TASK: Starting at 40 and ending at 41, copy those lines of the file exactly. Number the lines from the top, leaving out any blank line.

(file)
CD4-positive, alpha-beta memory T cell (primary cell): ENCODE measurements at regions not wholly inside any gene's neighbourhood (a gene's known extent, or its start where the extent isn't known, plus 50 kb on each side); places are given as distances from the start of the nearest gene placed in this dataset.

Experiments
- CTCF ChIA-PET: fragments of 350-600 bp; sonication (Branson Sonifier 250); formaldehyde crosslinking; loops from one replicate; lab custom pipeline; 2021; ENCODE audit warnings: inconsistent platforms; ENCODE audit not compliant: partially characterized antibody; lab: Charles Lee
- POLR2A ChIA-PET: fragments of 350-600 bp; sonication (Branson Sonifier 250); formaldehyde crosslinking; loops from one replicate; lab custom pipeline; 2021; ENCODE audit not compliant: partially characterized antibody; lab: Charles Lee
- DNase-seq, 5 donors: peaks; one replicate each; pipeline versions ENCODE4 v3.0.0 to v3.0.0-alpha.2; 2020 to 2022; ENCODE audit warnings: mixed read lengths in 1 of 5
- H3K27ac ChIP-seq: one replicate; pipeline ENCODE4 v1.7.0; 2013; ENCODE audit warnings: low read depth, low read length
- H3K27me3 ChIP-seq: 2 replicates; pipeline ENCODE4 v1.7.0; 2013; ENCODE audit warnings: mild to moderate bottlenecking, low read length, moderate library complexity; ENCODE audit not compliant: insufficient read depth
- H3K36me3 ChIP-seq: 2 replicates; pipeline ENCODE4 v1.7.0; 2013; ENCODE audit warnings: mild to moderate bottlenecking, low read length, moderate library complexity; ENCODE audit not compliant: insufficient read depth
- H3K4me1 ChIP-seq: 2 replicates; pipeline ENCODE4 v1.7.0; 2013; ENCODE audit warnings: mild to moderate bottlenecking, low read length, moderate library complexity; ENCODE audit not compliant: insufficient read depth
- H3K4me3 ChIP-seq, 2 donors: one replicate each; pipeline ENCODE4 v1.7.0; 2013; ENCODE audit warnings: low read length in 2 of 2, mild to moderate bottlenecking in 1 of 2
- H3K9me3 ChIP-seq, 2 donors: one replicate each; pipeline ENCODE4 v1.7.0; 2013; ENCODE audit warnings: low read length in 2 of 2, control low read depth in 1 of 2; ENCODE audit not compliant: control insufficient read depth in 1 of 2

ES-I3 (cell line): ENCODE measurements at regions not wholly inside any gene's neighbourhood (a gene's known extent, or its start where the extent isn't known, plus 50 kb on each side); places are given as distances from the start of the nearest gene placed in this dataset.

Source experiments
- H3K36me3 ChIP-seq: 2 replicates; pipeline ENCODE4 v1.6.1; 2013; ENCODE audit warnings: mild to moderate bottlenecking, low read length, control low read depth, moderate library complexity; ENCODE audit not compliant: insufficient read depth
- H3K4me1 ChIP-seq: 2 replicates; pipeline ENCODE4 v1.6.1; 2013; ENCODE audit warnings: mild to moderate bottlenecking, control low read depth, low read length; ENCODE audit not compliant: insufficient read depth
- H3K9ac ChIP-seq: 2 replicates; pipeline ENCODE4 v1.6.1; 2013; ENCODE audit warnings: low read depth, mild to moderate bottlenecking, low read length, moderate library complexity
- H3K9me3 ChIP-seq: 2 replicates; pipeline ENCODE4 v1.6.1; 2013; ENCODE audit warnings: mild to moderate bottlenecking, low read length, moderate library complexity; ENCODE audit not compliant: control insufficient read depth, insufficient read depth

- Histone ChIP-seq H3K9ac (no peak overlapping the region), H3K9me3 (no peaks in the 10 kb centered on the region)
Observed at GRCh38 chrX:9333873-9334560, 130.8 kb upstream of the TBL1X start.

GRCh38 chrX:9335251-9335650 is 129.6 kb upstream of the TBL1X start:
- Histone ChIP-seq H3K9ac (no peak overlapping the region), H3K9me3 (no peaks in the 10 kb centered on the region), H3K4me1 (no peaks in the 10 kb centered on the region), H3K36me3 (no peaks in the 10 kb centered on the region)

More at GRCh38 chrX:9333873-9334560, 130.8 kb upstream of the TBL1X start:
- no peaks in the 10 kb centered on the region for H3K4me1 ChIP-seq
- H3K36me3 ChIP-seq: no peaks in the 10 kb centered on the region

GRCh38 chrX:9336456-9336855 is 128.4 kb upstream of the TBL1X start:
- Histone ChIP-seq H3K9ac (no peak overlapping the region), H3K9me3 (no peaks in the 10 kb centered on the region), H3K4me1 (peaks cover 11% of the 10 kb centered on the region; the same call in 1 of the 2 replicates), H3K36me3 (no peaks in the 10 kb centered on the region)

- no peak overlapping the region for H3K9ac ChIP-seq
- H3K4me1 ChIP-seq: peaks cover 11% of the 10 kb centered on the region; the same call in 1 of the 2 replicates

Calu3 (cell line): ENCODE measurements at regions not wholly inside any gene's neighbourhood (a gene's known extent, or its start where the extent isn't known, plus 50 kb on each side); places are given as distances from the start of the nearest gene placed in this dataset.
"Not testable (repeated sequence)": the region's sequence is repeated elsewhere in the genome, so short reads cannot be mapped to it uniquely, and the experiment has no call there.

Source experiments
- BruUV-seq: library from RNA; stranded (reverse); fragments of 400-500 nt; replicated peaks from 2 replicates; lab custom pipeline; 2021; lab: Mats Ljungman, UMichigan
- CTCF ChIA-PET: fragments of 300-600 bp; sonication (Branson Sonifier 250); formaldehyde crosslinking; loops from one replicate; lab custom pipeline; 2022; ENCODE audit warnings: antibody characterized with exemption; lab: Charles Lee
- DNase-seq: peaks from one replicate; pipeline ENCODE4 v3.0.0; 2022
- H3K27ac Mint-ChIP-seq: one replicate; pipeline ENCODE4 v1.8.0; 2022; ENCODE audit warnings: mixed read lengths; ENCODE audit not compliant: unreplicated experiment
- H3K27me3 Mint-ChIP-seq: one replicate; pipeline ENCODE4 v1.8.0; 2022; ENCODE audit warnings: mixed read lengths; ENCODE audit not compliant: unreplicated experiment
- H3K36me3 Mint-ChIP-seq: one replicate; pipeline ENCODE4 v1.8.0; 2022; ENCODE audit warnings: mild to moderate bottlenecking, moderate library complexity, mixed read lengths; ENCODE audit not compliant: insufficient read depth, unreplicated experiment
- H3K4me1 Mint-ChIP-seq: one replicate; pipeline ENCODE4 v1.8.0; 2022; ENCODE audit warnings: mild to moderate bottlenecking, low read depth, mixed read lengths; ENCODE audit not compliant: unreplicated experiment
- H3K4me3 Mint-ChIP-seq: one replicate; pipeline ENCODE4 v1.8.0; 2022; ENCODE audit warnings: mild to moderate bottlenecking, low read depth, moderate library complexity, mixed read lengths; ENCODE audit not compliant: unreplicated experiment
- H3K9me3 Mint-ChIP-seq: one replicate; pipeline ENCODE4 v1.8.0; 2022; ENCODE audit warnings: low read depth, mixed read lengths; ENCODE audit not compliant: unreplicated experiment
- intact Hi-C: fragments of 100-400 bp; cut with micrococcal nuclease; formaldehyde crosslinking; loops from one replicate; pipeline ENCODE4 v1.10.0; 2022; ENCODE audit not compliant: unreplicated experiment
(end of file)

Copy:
- H3K9me3 Mint-ChIP-seq: one replicate; pipeline ENCODE4 v1.8.0; 2022; ENCODE audit warnings: low read depth, mixed read lengths; ENCODE audit not compliant: unreplicated experiment
- intact Hi-C: fragments of 100-400 bp; cut with micrococcal nuclease; formaldehyde crosslinking; loops from one replicate; pipeline ENCODE4 v1.10.0; 2022; ENCODE audit not compliant: unreplicated experiment